I read Stradal's debut, Kitchens of the Great Midwest, almost in one sitting (literally, as I was in my seat on an airplane) and loved every moment of it. So I was thrilled to see that Stradal's second book was finally here and I dove right in when a pre-pub copy came my way.
As the title suggests, Stradal is sticking to the midwest, though here the focus is on beer making (with a side of pie) rather than on foodie culture. And where Kitchens centered on one young women and the people who shape her life Lager Queen focuses on the lifelong, complicated relationship (or lack thereof) between two sisters.
Though Helen and Edith had their share of sisterly arguments growing up, they were close. That closeness ended when their father died and left the farm to Helen, with nothing for Edith. Decades later Helen is the CEO of a major beer brewery and Edith works hard as the cook at the local nursing home. But while Helen's beer business was once the hottest, biggest game in town, her company has begun to struggle because of her reluctance to accept that IPAs and microbreweries aren't a quickly passing fad. And while Helen's prospects are dimming a bit, Edith's have begun to look up when her pie-making efforts at the nursing home get her local and statewide press.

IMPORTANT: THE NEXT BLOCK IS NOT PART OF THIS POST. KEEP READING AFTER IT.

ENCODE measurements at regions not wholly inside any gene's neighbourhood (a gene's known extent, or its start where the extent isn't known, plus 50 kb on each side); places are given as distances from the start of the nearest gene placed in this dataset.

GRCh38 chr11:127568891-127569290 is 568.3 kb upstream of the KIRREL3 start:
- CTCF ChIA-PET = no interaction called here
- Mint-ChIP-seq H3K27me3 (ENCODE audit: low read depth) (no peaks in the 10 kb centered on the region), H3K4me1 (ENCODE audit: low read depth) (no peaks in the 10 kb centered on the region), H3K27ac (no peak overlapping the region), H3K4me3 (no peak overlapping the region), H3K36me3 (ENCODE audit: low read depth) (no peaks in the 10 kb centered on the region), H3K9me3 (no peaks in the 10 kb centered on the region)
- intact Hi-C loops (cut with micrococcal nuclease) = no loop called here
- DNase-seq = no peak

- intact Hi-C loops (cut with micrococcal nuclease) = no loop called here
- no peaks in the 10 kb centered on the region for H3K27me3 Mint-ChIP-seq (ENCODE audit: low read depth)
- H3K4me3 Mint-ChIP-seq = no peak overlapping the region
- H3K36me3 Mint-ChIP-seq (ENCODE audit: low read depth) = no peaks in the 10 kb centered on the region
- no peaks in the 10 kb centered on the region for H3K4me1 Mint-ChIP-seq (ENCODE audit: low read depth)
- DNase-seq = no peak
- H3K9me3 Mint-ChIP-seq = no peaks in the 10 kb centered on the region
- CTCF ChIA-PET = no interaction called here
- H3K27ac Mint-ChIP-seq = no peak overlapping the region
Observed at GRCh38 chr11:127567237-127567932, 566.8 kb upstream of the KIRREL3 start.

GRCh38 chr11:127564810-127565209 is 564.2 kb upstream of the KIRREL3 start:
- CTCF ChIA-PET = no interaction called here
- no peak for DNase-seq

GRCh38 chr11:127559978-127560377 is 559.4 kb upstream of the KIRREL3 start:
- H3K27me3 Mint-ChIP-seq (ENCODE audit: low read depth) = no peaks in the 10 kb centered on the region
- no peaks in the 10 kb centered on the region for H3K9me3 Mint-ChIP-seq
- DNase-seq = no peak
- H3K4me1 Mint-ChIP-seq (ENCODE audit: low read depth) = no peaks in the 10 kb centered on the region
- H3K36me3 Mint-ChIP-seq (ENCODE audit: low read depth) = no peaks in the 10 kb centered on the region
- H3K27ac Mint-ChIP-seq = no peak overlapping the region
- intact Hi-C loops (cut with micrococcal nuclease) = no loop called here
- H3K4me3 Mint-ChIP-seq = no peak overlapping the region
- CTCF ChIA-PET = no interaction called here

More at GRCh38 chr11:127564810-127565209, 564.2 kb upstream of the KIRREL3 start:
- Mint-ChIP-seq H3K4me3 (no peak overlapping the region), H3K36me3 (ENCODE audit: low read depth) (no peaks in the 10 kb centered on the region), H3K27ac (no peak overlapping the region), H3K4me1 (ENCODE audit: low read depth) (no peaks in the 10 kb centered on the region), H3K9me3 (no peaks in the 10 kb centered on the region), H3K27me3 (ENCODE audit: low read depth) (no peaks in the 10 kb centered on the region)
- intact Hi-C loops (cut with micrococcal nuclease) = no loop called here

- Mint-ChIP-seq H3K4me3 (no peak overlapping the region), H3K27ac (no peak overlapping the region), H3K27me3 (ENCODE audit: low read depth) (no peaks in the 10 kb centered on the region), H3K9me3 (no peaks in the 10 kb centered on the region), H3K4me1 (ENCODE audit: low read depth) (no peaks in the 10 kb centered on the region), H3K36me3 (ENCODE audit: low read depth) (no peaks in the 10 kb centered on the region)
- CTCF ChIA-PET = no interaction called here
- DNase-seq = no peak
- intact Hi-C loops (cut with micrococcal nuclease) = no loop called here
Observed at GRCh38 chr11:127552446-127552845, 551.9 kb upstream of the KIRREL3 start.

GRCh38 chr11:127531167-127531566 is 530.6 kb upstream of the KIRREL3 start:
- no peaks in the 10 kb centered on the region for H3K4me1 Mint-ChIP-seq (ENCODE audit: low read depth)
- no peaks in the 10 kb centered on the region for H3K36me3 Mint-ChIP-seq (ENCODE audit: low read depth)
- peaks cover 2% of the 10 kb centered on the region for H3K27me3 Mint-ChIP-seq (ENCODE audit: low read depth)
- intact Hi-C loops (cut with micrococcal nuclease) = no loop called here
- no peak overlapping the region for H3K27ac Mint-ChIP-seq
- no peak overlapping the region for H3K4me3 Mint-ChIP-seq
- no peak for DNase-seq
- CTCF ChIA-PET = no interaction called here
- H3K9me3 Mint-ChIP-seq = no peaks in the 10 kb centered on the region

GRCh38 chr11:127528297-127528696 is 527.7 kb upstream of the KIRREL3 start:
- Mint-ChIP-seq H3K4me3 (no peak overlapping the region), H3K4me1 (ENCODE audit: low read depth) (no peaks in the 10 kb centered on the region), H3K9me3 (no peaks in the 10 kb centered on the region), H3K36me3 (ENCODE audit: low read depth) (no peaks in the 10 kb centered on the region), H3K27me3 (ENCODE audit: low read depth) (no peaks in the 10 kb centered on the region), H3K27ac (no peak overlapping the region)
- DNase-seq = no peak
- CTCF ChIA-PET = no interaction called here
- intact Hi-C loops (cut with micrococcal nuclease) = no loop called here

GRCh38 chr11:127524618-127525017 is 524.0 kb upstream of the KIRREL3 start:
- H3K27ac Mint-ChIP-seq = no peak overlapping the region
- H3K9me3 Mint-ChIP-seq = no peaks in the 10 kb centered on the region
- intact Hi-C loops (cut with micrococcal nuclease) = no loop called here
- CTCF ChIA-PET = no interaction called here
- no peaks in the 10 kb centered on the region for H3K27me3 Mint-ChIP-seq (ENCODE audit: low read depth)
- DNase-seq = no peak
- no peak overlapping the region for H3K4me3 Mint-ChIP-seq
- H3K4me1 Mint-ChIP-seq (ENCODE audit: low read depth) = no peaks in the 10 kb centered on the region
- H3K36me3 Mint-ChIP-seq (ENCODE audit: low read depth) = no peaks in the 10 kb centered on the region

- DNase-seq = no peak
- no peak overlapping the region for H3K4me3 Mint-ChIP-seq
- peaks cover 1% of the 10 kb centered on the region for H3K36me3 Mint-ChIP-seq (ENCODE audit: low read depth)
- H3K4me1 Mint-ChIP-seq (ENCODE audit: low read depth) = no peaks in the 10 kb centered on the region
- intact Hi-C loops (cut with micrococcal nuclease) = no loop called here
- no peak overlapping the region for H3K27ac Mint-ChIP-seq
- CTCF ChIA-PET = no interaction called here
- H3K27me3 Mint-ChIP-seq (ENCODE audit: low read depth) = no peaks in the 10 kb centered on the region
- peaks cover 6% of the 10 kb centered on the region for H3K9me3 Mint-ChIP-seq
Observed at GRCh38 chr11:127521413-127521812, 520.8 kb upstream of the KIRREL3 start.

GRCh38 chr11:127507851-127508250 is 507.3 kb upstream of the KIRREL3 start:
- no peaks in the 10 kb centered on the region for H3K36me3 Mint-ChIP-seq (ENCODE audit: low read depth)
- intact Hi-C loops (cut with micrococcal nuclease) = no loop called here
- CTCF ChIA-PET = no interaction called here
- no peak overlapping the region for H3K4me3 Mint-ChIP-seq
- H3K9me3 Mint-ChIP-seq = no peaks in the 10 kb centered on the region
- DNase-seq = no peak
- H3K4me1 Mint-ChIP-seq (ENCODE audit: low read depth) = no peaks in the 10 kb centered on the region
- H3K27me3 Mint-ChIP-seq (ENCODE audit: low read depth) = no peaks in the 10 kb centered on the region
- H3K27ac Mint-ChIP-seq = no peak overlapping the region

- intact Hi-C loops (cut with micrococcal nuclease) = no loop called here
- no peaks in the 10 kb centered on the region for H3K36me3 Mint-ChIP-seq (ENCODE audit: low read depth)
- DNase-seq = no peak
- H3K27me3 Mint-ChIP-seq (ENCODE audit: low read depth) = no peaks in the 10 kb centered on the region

Stradal tells the stories of Edith and Helen (and Edith's granddaughter Diana) with gentle humor and a clear fondness for his characters. And while I'll admit this one wasn't quite as big a hit for me as his debut, Stradal's sophomore book is a warm, yeasty read that hits just the right notes.**
**I'm not a beer drinker, but I have it on good authority from other early readers that if you are, you're going to want to stock up on your IPA of choice for when you sit down to read this.